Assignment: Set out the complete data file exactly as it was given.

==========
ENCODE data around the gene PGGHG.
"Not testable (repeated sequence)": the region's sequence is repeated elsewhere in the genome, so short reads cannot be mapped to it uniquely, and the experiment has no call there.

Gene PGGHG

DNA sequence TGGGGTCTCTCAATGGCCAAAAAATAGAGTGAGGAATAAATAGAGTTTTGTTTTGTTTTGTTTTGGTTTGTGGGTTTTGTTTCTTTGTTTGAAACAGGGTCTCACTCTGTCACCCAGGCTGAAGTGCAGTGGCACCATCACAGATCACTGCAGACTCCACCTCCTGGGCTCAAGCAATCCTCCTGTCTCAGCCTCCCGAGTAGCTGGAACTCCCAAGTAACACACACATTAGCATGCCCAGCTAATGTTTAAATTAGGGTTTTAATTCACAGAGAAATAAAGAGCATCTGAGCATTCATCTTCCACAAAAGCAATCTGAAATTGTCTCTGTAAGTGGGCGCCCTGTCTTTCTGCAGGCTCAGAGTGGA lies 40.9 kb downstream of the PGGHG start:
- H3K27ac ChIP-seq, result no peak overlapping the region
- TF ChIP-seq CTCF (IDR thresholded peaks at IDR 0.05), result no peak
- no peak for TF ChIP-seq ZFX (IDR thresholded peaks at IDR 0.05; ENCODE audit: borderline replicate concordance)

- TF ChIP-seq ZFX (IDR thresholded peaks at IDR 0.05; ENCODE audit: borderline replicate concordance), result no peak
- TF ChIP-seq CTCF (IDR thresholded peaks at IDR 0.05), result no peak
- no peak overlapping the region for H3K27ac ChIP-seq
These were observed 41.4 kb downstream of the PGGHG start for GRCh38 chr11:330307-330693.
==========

ENCODE data around the gene PGGHG.
"Not testable (repeated sequence)": the region's sequence is repeated elsewhere in the genome, so short reads cannot be mapped to it uniquely, and the experiment has no call there.

Gene PGGHG

DNA sequence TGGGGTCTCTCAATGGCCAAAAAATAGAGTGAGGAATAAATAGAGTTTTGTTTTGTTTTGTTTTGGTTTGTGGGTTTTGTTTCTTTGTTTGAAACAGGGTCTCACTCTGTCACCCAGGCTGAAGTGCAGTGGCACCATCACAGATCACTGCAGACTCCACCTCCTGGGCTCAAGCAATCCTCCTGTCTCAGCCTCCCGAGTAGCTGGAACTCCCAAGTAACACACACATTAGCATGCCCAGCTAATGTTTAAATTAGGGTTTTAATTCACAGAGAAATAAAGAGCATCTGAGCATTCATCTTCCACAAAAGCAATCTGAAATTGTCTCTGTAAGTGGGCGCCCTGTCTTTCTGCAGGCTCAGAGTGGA lies 40.9 kb downstream of the PGGHG start:
- H3K27ac ChIP-seq, result no peak overlapping the region
- TF ChIP-seq CTCF (IDR thresholded peaks at IDR 0.05), result no peak
- no peak for TF ChIP-seq ZFX (IDR thresholded peaks at IDR 0.05; ENCODE audit: borderline replicate concordance)

- TF ChIP-seq ZFX (IDR thresholded peaks at IDR 0.05; ENCODE audit: borderline replicate concordance), result no peak
- TF ChIP-seq CTCF (IDR thresholded peaks at IDR 0.05), result no peak
- no peak overlapping the region for H3K27ac ChIP-seq
These were observed 41.4 kb downstream of the PGGHG start for GRCh38 chr11:330307-330693.